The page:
How to Refinish a Wood Deck

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Refinishing your wood deck every few years is necessary maintenance. Learn when and how.

When is it time to refinish your wood deck? Sometimes it’s hard to tell. Use the “splash test” to see if your wood deck needs attention. Take a glass of water and splash it on the most heavily traveled areas. If the water beads up and sits on top of the wood, then refinishing is not required. If the water soaks in and darkens the wood, then it’s time to get on that deck maintenance before any serious damage is done. Join our host, Jeff Wilson, as he demonstrates how to refinish a wood deck.

If the water soaks in and darkens the wood, the inner fibers of the wood are getting soaked like a sponge every time it rains. When the sun finally comes back out, the wood dries again, and that “soak-dry-soak-dry” cycle means that the wood expands and contracts constantly. Eventually cracks will appear, harboring mold, mildew, algae, and all sorts of destructive organisms. When that soaked-in water freezes and thaws in a cold winter, the damage can be even worse.

It all starts with a good cleaning. You wouldn’t paint your car without removing all of the debris on the surface, would you? Think of your wood deck the same way. You’ll first need to remove all of the stains from dirt, mildew, mold, and algae, along with any residual deck stain or waterproofer to make sure that the new waterproofer will be able to do its job right.

Luckily, cleaning your wood deck is not the labor-intensive project it was 20 years ago. These days, we’ve got plenty of help in the form of off-the-shelf cleaners and waterproofers formulated to kill biological contaminants while cleaning off dirt and old coatings.

Wood Deck Cleaner Options

  • Deck Wash: A standard deck wash is great for cleaning off basic dirt and grime. It will also help to remove mold, mildew, and algae stains and kill the spores that cause them.
  • Heavy Duty Deck Cleaner: One step up from Deck Wash is Heavy Duty Deck Cleaner. This cleaner will take up stains from dirt, mildew, mold, and algae, as well as remove residual clear waterproofers.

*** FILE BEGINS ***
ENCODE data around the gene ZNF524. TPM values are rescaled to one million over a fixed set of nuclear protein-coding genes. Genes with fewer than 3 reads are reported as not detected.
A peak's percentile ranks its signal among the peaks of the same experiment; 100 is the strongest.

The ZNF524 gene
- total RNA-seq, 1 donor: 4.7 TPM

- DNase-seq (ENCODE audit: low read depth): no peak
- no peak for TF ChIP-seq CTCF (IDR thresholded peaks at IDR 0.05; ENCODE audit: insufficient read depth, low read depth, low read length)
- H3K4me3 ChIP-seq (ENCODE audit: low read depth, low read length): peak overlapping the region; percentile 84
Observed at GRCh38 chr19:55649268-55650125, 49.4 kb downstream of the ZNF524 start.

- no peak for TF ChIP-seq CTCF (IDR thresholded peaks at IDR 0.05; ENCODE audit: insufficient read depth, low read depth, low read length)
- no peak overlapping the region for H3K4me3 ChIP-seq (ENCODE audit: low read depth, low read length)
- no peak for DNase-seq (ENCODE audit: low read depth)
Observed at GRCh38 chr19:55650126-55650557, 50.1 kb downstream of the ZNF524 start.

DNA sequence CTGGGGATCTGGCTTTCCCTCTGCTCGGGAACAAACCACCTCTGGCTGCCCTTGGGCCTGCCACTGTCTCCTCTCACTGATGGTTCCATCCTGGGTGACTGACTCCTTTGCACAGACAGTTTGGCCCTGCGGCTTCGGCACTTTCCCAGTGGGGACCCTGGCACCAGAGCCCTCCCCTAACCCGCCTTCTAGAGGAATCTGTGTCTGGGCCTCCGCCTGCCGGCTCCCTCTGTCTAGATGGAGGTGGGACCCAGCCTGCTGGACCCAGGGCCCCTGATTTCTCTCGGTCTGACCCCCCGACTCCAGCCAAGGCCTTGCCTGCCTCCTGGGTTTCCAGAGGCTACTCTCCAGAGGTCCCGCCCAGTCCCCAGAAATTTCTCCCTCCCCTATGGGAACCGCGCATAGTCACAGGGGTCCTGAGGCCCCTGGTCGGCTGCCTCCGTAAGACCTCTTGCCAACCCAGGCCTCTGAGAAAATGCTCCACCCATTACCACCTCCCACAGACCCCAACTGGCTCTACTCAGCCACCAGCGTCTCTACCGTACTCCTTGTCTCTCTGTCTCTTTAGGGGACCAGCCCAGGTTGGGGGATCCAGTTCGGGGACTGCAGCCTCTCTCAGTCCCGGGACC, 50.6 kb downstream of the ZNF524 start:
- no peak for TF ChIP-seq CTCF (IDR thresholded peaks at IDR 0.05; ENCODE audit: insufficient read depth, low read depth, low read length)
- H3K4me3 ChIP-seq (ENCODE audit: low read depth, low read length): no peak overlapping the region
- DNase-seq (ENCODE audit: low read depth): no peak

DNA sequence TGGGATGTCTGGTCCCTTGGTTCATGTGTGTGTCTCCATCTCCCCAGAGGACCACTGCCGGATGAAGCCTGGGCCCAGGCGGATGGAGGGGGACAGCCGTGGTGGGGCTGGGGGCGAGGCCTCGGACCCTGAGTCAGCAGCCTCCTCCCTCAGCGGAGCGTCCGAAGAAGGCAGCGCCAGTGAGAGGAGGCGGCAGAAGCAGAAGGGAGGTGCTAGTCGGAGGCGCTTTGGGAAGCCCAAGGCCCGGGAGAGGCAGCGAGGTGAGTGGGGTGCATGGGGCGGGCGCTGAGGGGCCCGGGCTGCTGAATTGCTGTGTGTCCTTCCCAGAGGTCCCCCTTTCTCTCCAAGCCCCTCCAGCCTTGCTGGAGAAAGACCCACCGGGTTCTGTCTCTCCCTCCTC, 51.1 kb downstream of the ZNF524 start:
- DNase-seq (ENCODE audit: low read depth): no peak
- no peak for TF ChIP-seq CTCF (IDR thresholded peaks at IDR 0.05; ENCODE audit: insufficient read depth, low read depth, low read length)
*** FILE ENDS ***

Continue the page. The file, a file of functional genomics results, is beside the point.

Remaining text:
• Deck Stripper: Have some semi-transparent or solid stain left over on your deck? A deck stripper will take it all off -- dirt, mold, mildew, algae, and residual semi-transparent or solid deck stain.
  • Deck Brightener: Cedar, redwood, and other high-tannin woods tend to turn gray in the weather or when exposed to standard deck cleaners. By using a Deck Brightener, you can restore the rich color of cedar or redwood deck boards before you apply a new coating.

How to Clean a Wood Deck

Once you choose the right cleaner, the steps for cleaning your wood deck are simple. Use a plastic, pump-up garden sprayer and a stiff-bristled plastic brush (put the brush on a pole to save your back) to do most of the work. Quick Tip: Make sure to use plastic sprayers and brushes, since the cleaners will react with metal.

  1. Spray and Drape: Make sure to spray down all plants in the area with water before you start. Cover any other surfaces you don’t want to treat -- especially other painted surfaces -- with plastic to avoid any overspray.
  2. Apply the Cleaner: Pour the cleaner into your plastic pump-up garden sprayer and spray the cleaner onto the wood deck boards. Soak an area about 10’-0" x 10’-0" and let the cleaner sit for about 10-15 minutes on the wood. The cleaner is working, loosening dirt and grime, and killing mold and mildew spores.
  3. Use a Little Elbow Grease: Using your stiff-bristled plastic brush on the pole, work the cleaner into the wood to make sure it gets into every nook and cranny. If your cleaner is getting a little dry, lightly mist the area with water and scrub again.